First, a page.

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November 10, 2006

Lawrence S. Eagleburger
(Photo Courtesy: Department of State)

Former U.S. Secretary of State Lawrence S. Eagleburger has replaced former CIA Director Robert M. Gates as a member of the Iraq Study Group, study group co-chairmen James A. Baker, III and Lee H. Hamilton said Friday.

Gates resigned in a conversation with Baker, explaining that he felt he could no longer serve on the Iraq Study Group after President George W. Bush announced his nomination Wednesday as the Secretary of Defense. Both Baker and Hamilton praised Gates’ efforts on the Iraq Study Group, saying he had made significant contributions during his eight months as a member.

The Iraq Study Group is being coordinated by the United States Institute of Peace, with the support of the Center for Strategic and International Studies, the Center for the Study of the Presidency, and the James A. Baker III Institute for Public Policy at Rice University.

“We owe Bob our thanks for his hard work on the Iraq Study Group and wish him well in his new position, for which he is well qualified,” Baker and Hamilton said. “We welcome Larry and are confident that his experience in international affairs will allow him to be an integral voice in our deliberations.”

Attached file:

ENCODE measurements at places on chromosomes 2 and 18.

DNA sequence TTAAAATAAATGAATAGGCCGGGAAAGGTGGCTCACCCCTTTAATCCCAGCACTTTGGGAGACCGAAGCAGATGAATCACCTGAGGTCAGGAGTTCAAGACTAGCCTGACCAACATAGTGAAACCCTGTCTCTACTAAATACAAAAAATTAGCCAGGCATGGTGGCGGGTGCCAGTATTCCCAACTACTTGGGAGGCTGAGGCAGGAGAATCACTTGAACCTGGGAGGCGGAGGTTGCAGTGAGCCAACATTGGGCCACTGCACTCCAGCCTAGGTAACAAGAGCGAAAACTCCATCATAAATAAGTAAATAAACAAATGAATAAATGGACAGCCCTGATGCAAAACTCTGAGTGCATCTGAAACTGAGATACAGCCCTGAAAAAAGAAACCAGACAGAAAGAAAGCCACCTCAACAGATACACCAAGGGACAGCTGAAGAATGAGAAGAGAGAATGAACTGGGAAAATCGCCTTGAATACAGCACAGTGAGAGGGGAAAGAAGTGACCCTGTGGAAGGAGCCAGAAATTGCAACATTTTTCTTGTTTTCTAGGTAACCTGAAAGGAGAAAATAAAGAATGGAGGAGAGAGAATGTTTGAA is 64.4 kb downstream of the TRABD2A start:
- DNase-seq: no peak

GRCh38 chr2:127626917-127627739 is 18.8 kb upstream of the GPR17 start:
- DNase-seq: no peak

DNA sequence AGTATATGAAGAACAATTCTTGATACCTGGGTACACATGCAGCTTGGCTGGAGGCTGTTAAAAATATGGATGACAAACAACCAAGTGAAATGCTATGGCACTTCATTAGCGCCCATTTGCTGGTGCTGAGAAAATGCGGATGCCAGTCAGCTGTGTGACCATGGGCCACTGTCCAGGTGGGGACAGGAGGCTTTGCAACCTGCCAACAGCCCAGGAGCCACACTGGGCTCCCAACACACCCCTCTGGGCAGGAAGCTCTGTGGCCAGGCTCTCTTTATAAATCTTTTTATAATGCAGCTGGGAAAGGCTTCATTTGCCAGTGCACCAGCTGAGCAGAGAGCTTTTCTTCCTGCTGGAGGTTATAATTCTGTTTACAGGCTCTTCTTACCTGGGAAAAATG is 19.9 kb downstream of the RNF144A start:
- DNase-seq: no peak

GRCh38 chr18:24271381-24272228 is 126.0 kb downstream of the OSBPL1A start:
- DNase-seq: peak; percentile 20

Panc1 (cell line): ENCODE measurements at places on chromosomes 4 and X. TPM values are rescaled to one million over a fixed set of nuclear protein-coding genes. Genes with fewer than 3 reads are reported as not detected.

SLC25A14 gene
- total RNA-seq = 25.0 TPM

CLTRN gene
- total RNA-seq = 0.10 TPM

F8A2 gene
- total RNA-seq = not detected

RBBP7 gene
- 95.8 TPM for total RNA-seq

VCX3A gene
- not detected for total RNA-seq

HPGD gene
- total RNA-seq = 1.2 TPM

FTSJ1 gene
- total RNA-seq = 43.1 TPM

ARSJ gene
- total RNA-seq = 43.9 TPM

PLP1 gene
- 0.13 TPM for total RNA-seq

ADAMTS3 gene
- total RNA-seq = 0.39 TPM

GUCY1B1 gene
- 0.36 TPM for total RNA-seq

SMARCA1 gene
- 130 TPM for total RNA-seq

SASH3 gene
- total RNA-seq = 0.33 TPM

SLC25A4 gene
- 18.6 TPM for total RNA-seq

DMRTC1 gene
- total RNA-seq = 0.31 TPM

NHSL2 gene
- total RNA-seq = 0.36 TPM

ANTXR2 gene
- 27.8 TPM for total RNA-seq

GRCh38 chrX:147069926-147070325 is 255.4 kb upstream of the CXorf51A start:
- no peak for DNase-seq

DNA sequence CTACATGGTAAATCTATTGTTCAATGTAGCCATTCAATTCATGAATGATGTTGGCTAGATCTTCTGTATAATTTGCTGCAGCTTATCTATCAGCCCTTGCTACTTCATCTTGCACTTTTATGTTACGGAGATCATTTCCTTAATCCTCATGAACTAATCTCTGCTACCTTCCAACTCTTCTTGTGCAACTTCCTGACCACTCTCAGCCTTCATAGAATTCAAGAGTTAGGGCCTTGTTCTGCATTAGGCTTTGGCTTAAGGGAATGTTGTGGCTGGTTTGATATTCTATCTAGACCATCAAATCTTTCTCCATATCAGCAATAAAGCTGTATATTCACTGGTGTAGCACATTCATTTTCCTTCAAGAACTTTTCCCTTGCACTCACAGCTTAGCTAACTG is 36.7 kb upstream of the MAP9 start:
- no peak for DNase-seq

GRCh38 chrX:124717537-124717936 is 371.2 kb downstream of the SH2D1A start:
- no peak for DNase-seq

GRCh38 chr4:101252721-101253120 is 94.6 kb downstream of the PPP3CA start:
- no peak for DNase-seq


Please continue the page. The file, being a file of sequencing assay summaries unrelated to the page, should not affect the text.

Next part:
Eagleburger served as the 62nd U.S. Secretary of State under President George H.W. Bush. A career diplomat, Eagleburger held numerous high-ranking positions in the presidential administrations of both Republicans and Democrats. Eagleburger has received a number of awards for his government service including, in 1992, the Department of State’s Distinguished Service Award—the department’s highest honor. In 1994, he received an honorary knighthood from Her Majesty, Queen Elizabeth II.

Currently, Eagleburger is chairman of the International Commission on Holocaust Era Insurance Claims.

The study group, comprised of five Democrats and five Republicans, was created in March 2006 to conduct a forward-looking, bi-partisan assessment of the situation on the ground in Iraq, its impact on the surrounding region, and consequences for U.S. interests. The study group was assembled at the urging of members of Congress and was welcomed by President George W. Bush.

The other members of the study group include Vernon E. Jordan, Jr., Edwin Meese III, Sandra Day O'Connor, Leon J. Panetta, William J. Perry, Charles S. Robb, and Alan K. Simpson.


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